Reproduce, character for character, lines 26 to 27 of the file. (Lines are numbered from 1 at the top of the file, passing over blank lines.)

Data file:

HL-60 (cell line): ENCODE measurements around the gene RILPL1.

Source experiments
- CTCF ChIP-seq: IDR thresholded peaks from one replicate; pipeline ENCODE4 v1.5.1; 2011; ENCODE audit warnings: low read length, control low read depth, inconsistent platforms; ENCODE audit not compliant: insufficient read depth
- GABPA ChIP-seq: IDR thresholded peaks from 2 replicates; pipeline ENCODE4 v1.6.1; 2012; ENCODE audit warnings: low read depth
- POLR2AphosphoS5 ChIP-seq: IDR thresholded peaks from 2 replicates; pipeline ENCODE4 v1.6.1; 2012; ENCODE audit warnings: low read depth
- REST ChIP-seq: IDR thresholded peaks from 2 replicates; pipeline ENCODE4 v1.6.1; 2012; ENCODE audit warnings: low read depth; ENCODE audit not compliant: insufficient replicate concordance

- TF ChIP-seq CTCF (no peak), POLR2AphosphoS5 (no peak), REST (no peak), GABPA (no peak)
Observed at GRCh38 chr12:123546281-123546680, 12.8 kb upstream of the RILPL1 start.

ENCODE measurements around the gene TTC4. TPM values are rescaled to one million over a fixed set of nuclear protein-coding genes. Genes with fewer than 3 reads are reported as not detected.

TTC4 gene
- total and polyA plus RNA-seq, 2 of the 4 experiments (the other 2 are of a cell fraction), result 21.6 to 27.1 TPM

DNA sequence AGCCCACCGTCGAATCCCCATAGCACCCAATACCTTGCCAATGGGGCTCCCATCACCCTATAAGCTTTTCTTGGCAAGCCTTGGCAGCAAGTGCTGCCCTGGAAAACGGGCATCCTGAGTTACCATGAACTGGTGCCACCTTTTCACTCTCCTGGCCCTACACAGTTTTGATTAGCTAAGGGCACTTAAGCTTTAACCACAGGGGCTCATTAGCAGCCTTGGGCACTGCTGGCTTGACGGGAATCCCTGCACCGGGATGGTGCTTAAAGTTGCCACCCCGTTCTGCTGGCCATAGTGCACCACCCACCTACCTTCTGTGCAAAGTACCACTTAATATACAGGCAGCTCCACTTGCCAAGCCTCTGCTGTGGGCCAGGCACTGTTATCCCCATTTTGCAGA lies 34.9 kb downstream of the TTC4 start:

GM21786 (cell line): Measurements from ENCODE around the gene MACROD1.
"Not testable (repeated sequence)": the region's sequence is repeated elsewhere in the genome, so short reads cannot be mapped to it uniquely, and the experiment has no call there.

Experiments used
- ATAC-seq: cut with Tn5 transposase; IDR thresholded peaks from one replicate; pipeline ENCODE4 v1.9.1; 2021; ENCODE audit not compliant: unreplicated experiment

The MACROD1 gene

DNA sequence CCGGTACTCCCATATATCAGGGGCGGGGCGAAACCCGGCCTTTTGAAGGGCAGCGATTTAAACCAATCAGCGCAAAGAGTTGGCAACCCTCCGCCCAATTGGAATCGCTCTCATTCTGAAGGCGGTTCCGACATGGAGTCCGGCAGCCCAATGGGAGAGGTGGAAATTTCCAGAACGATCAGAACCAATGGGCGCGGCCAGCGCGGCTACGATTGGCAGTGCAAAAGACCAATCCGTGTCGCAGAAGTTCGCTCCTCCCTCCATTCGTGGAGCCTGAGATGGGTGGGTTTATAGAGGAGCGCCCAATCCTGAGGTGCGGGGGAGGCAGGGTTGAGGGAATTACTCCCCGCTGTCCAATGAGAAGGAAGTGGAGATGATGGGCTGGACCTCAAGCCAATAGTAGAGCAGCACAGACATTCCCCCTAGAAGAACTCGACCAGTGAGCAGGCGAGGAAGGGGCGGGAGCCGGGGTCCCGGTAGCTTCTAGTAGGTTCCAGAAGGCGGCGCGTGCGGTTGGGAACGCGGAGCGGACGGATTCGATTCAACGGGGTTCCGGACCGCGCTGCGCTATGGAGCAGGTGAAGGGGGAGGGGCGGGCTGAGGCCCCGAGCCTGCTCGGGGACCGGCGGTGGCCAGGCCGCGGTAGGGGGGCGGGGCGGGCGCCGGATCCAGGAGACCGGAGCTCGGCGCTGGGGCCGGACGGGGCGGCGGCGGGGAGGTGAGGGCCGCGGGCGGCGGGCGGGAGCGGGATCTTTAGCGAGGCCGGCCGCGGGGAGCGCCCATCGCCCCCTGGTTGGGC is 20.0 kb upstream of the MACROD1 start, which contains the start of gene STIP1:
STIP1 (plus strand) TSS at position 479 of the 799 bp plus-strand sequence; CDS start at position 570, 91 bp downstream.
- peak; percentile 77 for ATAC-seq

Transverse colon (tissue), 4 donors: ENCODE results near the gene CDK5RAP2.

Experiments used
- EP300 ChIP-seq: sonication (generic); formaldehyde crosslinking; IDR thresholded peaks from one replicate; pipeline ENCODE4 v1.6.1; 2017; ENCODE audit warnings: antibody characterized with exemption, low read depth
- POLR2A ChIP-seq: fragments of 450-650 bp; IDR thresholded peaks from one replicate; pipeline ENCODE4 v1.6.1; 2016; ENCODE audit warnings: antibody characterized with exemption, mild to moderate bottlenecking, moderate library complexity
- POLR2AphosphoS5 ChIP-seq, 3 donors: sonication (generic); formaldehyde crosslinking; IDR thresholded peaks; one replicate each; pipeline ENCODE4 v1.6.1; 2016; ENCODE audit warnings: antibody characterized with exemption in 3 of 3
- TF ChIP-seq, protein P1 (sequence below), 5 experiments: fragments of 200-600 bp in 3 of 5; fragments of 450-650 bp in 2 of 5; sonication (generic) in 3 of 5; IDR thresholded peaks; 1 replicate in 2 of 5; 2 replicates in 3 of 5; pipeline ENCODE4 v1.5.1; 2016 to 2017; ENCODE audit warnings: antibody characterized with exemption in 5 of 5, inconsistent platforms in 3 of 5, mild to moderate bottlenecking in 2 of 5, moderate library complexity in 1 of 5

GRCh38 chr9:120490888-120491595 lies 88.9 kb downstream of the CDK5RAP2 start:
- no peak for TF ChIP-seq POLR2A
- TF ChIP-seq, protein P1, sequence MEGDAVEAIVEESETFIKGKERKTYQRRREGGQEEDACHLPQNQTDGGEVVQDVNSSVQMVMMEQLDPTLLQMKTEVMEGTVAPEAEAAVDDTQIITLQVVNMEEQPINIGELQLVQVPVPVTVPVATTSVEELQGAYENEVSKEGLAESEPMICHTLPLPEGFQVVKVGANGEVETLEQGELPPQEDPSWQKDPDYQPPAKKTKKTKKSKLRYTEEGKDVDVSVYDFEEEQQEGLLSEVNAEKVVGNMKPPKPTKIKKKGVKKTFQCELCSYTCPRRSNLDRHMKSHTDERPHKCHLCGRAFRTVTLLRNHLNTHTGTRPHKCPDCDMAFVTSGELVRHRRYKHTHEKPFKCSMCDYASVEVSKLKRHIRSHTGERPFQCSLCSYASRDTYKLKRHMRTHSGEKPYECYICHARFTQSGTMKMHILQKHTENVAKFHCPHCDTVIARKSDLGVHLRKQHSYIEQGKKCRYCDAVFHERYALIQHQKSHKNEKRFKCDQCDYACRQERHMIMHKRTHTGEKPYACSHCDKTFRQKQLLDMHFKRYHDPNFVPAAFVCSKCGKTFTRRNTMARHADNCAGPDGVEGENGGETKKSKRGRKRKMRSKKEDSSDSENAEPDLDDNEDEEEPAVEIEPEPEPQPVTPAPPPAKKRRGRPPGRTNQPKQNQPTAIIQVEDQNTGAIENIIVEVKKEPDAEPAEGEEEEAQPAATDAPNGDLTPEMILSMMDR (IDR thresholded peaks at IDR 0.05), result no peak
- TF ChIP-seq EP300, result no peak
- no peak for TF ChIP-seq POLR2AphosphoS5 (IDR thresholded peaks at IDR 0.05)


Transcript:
- TF ChIP-seq, protein P1 (sequence below), 5 experiments: fragments of 200-600 bp in 3 of 5; fragments of 450-650 bp in 2 of 5; sonication (generic) in 3 of 5; IDR thresholded peaks; 1 replicate in 2 of 5; 2 replicates in 3 of 5; pipeline ENCODE4 v1.5.1; 2016 to 2017; ENCODE audit warnings: antibody characterized with exemption in 5 of 5, inconsistent platforms in 3 of 5, mild to moderate bottlenecking in 2 of 5, moderate library complexity in 1 of 5

GRCh38 chr9:120490888-120491595 lies 88.9 kb downstream of the CDK5RAP2 start: